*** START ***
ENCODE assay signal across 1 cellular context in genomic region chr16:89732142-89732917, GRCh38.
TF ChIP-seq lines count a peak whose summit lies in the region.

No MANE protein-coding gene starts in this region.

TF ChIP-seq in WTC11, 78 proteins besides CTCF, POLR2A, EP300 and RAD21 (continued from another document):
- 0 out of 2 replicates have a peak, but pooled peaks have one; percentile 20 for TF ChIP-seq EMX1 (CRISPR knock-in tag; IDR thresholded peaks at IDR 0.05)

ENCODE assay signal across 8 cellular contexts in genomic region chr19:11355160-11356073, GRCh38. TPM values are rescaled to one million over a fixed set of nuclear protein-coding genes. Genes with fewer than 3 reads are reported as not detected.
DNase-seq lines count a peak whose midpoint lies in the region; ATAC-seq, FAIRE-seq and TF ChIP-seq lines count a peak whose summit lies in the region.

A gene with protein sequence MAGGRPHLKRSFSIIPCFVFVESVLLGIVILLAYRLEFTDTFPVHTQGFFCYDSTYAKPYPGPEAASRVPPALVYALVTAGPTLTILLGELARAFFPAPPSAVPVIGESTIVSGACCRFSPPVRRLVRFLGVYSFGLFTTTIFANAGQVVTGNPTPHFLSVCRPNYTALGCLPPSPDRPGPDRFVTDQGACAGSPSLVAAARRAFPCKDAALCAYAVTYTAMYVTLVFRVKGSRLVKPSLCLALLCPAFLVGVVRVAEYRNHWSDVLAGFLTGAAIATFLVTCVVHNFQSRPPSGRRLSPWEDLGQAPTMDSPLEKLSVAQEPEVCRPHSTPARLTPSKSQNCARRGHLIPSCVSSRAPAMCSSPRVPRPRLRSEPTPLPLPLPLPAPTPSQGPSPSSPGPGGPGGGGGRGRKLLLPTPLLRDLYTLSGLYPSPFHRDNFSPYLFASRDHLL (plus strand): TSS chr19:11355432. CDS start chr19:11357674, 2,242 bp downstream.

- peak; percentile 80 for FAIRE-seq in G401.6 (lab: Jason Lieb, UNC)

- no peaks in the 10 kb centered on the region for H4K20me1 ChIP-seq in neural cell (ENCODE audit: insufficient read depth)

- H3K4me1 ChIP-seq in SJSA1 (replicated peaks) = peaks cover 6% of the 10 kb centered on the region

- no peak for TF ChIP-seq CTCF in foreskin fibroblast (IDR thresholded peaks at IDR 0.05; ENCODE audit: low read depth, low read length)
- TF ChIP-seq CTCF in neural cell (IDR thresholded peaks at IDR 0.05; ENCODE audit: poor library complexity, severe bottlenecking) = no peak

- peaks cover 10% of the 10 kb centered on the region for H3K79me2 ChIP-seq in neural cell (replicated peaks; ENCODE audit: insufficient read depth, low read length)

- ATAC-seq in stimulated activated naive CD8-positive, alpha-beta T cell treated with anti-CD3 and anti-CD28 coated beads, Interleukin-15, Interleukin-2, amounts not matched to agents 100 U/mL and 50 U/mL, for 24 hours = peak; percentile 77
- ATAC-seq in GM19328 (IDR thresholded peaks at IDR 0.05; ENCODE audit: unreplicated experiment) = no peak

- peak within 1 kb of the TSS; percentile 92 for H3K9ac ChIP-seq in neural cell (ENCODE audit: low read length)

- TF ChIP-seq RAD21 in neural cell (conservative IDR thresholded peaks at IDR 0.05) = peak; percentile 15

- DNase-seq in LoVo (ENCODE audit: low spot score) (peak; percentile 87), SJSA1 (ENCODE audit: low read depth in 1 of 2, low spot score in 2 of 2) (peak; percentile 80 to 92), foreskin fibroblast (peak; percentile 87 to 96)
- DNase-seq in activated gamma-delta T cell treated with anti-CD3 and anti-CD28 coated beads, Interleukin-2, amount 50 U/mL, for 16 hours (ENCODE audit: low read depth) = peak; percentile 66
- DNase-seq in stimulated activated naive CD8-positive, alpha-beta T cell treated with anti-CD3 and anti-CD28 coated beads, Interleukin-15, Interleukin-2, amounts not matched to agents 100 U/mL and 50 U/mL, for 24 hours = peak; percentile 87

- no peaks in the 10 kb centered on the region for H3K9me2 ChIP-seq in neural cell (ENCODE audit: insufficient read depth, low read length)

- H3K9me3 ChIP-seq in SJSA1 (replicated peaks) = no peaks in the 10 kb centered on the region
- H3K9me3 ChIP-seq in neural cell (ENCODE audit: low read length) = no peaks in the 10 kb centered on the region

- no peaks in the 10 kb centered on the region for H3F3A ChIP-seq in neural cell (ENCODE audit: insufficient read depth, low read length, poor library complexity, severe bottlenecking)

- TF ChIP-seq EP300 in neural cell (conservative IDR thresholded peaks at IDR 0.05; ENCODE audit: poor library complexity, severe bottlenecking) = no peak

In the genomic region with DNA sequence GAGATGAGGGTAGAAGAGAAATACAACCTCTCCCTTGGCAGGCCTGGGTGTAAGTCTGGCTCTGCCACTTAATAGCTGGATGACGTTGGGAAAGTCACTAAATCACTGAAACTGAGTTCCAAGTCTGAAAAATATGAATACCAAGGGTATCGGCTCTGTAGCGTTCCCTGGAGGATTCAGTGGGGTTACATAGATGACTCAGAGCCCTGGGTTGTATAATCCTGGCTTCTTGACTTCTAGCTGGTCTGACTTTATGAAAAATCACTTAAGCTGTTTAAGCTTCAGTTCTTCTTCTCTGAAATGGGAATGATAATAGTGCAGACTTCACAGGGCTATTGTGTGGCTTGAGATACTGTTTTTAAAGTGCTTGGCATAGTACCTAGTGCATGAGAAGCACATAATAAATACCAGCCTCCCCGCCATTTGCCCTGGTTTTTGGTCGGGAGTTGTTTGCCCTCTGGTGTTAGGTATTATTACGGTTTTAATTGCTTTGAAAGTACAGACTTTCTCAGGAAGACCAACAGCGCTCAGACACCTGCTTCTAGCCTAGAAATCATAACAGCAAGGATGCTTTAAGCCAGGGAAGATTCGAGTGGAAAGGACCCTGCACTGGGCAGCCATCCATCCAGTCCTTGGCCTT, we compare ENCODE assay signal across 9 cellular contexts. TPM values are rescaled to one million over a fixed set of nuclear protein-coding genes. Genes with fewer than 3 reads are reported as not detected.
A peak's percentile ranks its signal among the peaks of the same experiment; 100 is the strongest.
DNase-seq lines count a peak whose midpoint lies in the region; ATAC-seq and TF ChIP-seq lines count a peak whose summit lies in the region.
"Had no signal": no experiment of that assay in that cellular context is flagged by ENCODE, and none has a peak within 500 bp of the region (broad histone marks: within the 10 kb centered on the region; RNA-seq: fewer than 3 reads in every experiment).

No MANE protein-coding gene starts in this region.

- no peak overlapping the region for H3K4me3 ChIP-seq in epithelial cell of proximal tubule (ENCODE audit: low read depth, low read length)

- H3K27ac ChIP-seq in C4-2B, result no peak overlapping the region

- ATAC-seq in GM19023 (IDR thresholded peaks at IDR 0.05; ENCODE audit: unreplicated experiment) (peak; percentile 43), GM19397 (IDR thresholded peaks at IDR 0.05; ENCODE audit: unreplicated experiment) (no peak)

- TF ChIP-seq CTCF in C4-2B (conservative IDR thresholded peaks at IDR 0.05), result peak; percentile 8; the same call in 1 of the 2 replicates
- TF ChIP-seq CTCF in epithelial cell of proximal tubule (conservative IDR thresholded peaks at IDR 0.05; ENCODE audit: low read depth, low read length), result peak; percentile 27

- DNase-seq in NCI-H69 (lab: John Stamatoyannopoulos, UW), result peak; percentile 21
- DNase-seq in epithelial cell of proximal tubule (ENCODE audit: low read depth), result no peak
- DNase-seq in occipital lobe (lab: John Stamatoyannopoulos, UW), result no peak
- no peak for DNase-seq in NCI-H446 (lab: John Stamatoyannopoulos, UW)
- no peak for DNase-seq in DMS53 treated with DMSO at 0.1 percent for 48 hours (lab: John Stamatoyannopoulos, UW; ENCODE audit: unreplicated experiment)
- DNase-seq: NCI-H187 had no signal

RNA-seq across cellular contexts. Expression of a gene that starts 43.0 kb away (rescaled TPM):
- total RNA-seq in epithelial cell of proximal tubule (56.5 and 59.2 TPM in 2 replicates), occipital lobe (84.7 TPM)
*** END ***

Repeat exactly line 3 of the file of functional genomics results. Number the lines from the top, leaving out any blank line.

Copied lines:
No MANE protein-coding gene starts in this region.